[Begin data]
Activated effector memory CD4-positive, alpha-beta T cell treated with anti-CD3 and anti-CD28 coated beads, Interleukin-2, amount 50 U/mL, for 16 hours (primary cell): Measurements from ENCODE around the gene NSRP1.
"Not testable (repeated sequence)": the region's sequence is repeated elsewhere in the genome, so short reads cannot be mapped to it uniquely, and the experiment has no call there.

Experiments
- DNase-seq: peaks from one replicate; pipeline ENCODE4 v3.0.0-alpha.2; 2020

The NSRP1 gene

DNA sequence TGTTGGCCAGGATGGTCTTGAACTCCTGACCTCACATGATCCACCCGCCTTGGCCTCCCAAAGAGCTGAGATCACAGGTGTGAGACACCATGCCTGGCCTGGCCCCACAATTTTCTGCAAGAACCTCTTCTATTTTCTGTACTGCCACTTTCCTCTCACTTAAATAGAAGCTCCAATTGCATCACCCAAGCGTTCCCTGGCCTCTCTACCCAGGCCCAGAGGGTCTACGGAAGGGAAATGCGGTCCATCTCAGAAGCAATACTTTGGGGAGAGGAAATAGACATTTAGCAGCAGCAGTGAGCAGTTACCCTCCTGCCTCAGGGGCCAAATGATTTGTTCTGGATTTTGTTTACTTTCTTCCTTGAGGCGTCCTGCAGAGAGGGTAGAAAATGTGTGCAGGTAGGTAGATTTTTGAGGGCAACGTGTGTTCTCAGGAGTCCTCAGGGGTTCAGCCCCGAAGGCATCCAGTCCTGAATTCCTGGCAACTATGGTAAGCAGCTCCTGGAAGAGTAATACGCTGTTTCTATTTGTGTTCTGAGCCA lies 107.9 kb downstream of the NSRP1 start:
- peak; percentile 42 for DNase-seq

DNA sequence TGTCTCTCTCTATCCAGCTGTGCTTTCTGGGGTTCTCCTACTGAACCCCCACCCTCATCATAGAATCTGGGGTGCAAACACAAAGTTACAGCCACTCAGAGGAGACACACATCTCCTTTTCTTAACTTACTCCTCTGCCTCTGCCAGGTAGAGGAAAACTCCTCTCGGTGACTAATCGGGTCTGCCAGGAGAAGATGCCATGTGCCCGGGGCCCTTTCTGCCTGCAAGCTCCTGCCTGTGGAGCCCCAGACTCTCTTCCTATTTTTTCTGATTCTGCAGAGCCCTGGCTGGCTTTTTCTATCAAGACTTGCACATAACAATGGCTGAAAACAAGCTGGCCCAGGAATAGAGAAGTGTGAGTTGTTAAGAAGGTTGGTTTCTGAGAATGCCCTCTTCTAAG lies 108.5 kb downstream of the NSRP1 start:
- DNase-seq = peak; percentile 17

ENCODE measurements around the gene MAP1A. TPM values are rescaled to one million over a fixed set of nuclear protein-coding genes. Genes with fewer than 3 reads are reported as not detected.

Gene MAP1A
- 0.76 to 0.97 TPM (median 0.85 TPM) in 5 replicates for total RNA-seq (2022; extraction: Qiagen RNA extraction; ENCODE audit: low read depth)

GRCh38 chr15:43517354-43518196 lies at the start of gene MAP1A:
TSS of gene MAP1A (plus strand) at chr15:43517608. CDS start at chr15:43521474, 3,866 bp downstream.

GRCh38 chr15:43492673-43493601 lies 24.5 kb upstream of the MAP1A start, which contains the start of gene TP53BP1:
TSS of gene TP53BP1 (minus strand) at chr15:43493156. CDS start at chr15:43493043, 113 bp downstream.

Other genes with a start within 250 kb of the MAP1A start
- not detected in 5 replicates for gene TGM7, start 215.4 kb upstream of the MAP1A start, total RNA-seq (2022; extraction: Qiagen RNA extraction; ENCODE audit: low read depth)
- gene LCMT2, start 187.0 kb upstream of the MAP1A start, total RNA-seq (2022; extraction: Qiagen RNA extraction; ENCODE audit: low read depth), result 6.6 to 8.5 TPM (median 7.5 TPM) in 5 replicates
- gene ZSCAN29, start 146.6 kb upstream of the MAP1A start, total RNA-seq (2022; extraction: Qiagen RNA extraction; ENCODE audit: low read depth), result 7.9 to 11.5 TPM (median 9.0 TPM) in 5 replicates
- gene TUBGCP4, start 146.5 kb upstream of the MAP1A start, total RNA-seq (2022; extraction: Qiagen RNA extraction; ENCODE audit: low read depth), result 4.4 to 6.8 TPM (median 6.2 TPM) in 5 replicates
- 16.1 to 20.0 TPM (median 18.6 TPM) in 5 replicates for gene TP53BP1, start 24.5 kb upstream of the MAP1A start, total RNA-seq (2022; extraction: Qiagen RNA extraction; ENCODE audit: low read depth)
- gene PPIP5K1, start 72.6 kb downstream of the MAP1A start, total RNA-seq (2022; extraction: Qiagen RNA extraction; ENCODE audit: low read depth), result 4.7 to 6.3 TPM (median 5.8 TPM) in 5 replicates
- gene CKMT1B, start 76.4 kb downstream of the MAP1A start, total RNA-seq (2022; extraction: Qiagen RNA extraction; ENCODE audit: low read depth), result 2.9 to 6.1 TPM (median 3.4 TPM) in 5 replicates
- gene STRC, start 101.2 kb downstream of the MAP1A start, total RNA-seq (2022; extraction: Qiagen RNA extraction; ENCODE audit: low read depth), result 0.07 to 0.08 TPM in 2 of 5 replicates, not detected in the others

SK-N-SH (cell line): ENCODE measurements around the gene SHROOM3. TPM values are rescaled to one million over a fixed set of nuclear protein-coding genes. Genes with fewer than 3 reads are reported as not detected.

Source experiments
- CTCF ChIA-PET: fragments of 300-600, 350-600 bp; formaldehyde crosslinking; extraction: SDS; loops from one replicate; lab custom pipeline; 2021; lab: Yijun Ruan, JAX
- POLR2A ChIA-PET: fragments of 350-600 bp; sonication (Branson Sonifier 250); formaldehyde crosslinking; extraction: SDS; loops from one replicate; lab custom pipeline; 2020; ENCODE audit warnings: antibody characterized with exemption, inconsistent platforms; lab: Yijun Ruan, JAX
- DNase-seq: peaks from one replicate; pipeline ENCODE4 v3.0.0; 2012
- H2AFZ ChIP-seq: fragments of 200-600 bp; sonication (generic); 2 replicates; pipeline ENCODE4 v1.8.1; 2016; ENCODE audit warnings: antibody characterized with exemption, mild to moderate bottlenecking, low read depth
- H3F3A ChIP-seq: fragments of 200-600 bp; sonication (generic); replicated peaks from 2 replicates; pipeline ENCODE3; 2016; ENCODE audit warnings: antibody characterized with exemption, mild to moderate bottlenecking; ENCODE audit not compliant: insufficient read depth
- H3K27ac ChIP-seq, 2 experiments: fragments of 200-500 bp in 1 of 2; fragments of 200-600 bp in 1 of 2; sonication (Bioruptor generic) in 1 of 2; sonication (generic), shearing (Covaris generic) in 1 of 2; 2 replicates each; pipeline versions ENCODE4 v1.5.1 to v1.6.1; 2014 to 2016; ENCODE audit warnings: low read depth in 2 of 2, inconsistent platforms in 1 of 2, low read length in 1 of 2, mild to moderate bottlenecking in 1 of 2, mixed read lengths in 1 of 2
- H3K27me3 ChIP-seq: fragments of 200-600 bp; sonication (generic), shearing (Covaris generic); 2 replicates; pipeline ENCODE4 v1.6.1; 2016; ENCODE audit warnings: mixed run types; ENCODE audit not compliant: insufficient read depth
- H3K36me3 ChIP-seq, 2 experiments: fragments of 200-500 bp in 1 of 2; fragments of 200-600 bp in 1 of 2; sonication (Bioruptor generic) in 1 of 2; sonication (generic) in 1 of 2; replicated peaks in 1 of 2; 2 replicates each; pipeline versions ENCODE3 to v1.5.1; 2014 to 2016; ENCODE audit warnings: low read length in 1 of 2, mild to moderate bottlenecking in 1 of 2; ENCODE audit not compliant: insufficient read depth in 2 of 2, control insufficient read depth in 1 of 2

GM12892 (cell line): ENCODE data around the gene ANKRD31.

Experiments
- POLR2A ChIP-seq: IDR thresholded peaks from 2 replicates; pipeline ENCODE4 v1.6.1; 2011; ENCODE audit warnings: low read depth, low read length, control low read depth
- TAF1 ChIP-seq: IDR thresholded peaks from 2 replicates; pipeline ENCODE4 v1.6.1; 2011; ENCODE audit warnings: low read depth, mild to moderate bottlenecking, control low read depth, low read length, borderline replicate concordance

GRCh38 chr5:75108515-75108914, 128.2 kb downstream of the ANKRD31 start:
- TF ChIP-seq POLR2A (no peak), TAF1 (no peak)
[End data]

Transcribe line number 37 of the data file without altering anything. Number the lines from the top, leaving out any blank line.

Experiments